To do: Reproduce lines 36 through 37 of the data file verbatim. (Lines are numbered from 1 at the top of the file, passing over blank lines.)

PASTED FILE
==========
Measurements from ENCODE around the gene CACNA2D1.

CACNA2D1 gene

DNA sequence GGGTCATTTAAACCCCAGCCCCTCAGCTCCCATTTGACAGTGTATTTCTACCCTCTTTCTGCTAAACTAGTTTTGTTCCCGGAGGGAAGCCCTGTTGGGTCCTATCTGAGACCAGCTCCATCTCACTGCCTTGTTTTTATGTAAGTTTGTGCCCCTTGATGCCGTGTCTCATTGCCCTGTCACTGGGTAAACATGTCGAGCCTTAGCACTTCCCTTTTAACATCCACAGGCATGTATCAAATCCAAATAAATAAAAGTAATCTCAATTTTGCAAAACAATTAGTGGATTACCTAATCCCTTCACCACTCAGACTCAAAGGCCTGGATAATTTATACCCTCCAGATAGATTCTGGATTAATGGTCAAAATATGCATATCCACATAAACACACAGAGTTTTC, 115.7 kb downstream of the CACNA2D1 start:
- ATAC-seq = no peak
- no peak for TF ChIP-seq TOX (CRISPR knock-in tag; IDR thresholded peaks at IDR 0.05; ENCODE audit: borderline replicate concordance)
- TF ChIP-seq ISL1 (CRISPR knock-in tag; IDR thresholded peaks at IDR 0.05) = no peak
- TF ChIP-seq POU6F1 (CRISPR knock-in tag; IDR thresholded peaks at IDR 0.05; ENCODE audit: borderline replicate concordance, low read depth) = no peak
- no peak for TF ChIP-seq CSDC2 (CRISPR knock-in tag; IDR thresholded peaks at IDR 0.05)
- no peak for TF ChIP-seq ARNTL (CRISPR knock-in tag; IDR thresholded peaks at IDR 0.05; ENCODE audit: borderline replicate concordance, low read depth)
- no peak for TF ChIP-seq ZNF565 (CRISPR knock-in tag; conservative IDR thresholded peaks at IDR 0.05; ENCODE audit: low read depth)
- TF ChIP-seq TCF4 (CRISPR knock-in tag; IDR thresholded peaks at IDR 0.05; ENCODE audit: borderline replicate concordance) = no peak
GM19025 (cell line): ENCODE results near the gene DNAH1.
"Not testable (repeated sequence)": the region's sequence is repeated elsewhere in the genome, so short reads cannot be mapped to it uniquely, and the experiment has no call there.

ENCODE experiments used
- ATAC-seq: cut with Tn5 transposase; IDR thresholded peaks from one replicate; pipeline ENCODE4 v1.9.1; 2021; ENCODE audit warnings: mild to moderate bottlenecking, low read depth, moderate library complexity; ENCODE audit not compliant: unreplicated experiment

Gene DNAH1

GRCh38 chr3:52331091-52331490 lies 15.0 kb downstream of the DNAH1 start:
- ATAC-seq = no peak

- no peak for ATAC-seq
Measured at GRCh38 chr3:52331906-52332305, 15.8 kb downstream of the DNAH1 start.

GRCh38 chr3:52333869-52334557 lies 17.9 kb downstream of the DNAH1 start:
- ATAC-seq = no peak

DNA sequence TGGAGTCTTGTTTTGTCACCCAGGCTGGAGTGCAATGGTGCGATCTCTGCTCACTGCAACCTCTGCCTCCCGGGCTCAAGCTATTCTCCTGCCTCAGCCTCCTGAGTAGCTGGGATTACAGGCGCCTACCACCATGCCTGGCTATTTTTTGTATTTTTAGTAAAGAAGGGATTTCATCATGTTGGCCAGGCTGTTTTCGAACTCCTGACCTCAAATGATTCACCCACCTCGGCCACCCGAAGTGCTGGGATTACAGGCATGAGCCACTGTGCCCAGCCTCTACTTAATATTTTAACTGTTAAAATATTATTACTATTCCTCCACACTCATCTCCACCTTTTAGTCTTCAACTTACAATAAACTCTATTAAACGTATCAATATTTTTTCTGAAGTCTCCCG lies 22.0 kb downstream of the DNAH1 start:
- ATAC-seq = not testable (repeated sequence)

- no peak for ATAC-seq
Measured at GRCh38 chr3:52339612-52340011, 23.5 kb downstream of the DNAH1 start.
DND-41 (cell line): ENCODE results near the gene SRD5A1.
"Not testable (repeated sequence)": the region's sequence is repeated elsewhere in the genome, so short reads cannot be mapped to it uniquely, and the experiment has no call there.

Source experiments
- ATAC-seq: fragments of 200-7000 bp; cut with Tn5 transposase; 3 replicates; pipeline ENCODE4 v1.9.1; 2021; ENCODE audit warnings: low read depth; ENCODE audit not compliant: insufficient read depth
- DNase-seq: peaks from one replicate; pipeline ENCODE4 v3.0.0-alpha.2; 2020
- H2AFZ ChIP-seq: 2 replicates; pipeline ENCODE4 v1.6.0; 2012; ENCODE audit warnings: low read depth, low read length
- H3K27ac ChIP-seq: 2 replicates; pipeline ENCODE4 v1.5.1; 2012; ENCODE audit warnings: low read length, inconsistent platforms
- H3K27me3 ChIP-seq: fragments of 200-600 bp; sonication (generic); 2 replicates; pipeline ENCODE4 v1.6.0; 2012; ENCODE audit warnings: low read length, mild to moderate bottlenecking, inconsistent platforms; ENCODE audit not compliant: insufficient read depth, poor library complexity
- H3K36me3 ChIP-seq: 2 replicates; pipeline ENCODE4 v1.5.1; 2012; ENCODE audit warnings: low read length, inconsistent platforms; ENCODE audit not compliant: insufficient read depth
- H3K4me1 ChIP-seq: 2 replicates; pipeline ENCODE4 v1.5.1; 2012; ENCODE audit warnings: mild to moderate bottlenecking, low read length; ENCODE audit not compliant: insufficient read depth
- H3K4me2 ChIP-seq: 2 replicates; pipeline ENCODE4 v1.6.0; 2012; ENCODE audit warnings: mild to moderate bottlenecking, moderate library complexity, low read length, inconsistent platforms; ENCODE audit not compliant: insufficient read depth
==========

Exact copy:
- H3K4me1 ChIP-seq: 2 replicates; pipeline ENCODE4 v1.5.1; 2012; ENCODE audit warnings: mild to moderate bottlenecking, low read length; ENCODE audit not compliant: insufficient read depth
- H3K4me2 ChIP-seq: 2 replicates; pipeline ENCODE4 v1.6.0; 2012; ENCODE audit warnings: mild to moderate bottlenecking, moderate library complexity, low read length, inconsistent platforms; ENCODE audit not compliant: insufficient read depth